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Spain Pavilion

Spain Pavilion

THEME: From the City of Our Parents to the City of Our Children

PAVILION: The Pavilion is designed to be a hand-weaved basket supported by the steel framework inside. “The Basket,” as some have dubbed the Pavilion, is “dressed” by more than 8,000 wicker panels in brown, beige and black. Wicker weaving is a tradition both in China and in Spain, so the Pavilion is not unlike a bridge connecting the two nations. The panels were handmade by craftsmen in the Shandong Province, each one unique in design. The black panels will form characters of Chinese calligraphy.

Spain Pavilion

EXHIBIT: The Pavilion contains three exhibition halls, each one designed by a different Spanish film director from each of the last three decades. The exhibit will take visitors through time and space of the developed cities in Spain. The most talked-about part of the exhibit is Miguelin, a giant animatronic baby that breathes blinks and reacts to the presence of visitors. Room one, designed by Bigas Luna, is entitled “From the Countryside to the City” and utilizes gigantic video walls to show the soul of Spanish urban life, from sporting events to the flamenco dancers. Using uniquely Spanish art – from the cave drawings at Altamira to the mosque at Cordoba to Picasso’s Guernica, Luna will introduce visitors to the DNA of Spain.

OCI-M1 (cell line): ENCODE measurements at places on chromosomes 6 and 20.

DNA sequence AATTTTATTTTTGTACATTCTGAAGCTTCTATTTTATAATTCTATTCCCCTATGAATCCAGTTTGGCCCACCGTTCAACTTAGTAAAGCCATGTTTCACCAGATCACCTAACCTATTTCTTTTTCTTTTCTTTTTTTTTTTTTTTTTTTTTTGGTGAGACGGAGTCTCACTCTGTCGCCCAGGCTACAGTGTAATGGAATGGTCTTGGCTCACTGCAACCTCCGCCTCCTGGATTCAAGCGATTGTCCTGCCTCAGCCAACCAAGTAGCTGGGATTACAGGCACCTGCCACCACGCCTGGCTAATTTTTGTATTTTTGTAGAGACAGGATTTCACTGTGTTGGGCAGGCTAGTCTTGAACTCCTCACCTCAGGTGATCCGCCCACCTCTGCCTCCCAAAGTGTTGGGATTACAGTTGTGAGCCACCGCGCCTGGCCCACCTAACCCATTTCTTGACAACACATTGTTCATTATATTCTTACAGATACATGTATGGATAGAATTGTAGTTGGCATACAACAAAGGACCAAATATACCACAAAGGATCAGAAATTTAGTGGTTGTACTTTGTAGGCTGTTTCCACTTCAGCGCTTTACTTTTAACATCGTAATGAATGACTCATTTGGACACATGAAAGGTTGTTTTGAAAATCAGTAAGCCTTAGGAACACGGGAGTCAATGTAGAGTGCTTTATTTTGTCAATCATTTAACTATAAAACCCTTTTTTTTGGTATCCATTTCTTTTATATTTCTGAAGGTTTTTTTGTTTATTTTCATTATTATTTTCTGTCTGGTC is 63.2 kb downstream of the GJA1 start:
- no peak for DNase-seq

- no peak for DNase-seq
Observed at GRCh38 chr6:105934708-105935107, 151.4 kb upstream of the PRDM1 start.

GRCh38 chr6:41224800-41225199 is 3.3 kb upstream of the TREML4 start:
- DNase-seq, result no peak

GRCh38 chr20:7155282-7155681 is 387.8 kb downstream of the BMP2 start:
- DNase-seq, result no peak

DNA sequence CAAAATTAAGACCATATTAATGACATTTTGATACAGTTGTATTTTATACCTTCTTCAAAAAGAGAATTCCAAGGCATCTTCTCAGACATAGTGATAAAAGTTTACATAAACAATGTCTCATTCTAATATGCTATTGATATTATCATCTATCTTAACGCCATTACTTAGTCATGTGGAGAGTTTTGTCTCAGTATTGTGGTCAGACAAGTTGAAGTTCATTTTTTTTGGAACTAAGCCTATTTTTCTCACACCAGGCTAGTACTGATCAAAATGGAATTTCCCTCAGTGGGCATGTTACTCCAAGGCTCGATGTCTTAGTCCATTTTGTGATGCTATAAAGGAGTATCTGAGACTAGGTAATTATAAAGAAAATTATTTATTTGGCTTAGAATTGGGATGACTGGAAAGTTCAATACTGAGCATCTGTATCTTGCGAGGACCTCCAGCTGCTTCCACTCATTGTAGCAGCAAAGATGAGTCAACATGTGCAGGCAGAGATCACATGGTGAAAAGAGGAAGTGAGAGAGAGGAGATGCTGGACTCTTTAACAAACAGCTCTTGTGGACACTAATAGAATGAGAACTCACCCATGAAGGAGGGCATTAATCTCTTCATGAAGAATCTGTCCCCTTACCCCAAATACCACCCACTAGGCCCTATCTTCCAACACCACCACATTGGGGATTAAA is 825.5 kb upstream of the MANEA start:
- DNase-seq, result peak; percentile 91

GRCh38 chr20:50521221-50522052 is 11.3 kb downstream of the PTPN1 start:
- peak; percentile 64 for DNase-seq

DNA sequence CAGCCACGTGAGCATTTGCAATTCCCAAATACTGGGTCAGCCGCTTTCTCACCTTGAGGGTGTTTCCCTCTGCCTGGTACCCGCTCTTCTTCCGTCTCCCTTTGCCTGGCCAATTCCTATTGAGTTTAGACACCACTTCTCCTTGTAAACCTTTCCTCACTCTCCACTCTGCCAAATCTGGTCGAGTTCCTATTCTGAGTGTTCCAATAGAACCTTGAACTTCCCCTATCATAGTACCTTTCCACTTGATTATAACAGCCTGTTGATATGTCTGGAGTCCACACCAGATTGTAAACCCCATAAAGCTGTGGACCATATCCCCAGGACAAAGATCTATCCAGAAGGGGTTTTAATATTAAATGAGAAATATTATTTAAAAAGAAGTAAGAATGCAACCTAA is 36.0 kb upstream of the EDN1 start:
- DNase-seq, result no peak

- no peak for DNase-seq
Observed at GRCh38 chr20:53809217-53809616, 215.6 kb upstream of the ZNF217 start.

Spain Pavilion

Room two, “From Our Parents City to the Present One” uses the music of Miguel Falla and the images of Basilio Martin Patino to illustrate the evolution of Spanish cities from then to now. Room three is “From the Present City to Our Child’s One” in which filmmaker Isabel Coixet interprets the dreams of Miguelin about the future of cities and the environment in a unique and amusing way. Here is where visitors will get to marvel at the gigantic Miguelin.

Spain Pavilion

CUISINE: There is a tapas bar on the first floor for visitors to sample bite-sized samples of Spanish cuisine as interpreted by award winning Spanish chef Pedro Larumbe. There is also a full restaurant that a prix fixe meal of Spanish delicacies is served, while visitors are entertained with an authentic Flamenco show. There are only two dinner seatings for the show so reservations are strongly urged.

Spain Pavilion

SHOPPING: There is a gift shop at the Pavilion’s exit.


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